So you want to write a book . . .
25 inches tall.
God only knows how many words and images are in this stack.
Would you believe it's missing a few books I borrowed to my daughter? They have disappeared into the book and craft cavern we call her room. Would you believe I could have added more off my bookshelves? Would you believe this doesn't constitute the rarer books I have traveled to university libraries to read and the pile of digital manuscripts and books I've gone over would probably tower over this stack by double.
I have put a good amount of my life on hold for this book. I desperately want to read through my copy of Peter Galbert's "The Chairmaker's Notebook" but I won't let myself just yet. I want to start organizing classes to teach. I want to query and submit more magazine articles.
I want to have this book done.
I know I haven't posted anything on this blog for two months. I hate reading posts on beloved blogs that have been mostly abandoned that start out, "Holy shit it's been a longtime since I've posted. Guess I've been busy. But my new years resolution is to post at least once every other week." Then another six months goes by before another apology floats.
So no apologies here. I don't have researchers and friends to help fill in the gaps. Honestly that's not my style either.
I'm working hard on the book. There is a burden of research I feel I have to carry because I'm not a doctoral candidate in European Medieval History or Archeology, or Art History or any tag that takes thousands of dollars in borrowed money to buy. I am not part of the academic establishment. I stand apart.
As far as I can tell I've found just about every relatable work written on medieval furniture, including works I have to translate piecemeal from French. They are all art historians and museum curators. With the exception of a few online enthusiasts, none are connected to the actual craft of making these pieces. They know words like "Mortise" and "Tenon" and "Dovetail" and "Age of Oak" by dictionary definition. They're missing the blue collar, dirt under my fingernails, at the workbench with saw in hand understanding that tells me those terms are more than words. They're fundamentals.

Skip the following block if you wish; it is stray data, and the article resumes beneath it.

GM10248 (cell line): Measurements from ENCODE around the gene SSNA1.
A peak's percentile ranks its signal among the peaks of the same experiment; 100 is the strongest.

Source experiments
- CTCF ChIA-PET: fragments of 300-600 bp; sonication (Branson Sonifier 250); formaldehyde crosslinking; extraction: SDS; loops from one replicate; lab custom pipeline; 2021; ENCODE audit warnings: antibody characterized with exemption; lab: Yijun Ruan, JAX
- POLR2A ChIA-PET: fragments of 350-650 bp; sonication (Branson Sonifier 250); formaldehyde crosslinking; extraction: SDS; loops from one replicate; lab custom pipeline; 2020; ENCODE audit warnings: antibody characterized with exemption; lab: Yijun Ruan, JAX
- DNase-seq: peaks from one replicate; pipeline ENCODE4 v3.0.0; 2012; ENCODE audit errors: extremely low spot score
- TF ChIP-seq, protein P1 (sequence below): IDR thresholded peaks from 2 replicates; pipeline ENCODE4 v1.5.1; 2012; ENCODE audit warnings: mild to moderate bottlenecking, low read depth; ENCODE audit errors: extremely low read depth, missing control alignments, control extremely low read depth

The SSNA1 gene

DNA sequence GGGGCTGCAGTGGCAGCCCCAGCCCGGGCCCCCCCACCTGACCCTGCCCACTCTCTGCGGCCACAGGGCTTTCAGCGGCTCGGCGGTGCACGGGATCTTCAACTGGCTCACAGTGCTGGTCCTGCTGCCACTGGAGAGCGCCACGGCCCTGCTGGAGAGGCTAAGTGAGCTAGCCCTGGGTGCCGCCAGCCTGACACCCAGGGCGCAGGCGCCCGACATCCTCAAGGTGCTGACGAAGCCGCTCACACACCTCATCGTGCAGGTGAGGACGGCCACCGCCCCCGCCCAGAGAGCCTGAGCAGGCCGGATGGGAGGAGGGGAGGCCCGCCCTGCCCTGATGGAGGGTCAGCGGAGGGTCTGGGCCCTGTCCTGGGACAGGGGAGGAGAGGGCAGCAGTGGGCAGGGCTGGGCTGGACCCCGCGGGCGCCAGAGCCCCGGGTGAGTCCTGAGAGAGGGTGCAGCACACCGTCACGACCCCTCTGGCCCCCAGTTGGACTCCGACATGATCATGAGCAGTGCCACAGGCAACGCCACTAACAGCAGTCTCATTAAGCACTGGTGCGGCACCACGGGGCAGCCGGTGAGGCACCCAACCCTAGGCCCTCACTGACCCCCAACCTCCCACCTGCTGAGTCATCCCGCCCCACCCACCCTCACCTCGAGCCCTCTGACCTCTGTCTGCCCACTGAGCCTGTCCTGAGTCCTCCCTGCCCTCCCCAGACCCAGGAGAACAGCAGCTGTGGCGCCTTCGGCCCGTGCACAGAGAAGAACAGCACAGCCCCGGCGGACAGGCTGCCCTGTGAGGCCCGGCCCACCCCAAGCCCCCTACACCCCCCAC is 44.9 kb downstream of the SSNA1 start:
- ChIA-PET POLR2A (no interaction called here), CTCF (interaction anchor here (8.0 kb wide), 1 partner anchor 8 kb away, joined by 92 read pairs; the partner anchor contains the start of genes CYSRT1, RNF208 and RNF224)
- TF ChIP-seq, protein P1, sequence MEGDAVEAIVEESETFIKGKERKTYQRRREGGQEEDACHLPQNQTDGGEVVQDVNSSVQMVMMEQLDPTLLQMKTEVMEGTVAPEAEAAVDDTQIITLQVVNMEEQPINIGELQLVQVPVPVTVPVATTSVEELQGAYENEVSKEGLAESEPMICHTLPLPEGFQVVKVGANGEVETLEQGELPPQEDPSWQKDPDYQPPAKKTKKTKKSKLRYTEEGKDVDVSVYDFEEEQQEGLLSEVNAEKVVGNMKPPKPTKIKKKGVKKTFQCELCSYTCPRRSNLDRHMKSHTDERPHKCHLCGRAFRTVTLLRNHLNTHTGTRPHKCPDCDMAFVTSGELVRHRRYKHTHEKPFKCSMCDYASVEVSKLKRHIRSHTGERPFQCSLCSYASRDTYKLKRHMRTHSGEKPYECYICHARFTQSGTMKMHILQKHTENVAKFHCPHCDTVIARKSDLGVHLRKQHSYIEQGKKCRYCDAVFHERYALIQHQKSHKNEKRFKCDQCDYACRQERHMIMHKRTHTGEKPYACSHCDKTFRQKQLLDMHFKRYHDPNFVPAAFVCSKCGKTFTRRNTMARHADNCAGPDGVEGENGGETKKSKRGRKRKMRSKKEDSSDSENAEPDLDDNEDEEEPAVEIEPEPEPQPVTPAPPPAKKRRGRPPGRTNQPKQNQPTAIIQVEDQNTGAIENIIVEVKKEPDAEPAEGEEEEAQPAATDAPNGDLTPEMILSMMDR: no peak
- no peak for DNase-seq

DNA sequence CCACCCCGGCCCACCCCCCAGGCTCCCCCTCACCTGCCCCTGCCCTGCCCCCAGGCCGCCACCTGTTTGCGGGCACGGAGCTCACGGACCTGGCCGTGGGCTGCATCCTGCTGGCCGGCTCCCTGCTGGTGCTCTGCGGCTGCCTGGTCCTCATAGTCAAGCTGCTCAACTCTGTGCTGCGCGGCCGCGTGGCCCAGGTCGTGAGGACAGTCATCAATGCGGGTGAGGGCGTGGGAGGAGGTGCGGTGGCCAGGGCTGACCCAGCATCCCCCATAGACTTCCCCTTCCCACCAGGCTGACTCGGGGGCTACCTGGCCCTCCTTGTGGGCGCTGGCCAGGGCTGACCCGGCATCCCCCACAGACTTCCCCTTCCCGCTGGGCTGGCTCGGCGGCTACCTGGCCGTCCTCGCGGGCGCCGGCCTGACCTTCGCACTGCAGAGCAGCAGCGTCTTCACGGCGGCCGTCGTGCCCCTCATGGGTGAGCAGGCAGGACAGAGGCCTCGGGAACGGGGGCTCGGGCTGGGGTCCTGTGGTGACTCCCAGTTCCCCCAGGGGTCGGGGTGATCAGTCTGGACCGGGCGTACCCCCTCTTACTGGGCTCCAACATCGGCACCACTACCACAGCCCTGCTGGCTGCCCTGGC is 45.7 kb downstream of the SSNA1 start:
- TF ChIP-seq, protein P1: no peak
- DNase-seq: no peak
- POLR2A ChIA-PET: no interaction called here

Acceptance is important as a human being and I truly hope, even though I'm not one of the crowd, academia will make some room for acceptance of my work once it's finished, I do call into question some of the things they've taken for granted. More importantly I hope my work is accepted by other makers interested in the history and even the styles. It's my biggest fear, nearly paralyzing, to be dismissed as widely missing the mark and fail at this work.
I can't wait until I'm far enough along to send it along to several critical people so they can tear it apart, and thereby make it stronger.
It's that fear that makes me overload on research. It's that pressure I hope will compress this lump of organic matter into diamonds. But it takes time.
Ratione et Passionis
P.S. There is one book I reference a lot, but have little access to. "Mediaeval Furniture: Furniture in England, France, and the Netherlands from the Twelfth to the Fifteenth Century" By Penelope Eames. I consider it the most accessible and well presented works on the subject (let's say so far) Her approach to research stretched farther than many others even tried. Most importantly her work is on the furniture without prejudice, this is also unique. Other authors on the subject (I'm looking specifically at you Gloag and Mercer) seemed intent on critically judging the work as they were writing about it.
The closest copy is at the Kohler Library in Madison WI, a two plus hour drive - one way. It's unavailable to check out. I can only go there and read it. The purchase price of a used copy is well beyond my means at a couple hundred dollars.
I'm asking. If anyone has a copy on their bookshelves and would consider lending it to me for a period of time. I would treasure having an easy reference to it for the time being. Please drop me an email at firstname.lastname@example.org if you can find a way to help me out.
P.S.S. Thank you thank you for the awesome and rapid support!! I am covered. You guys are fantastic!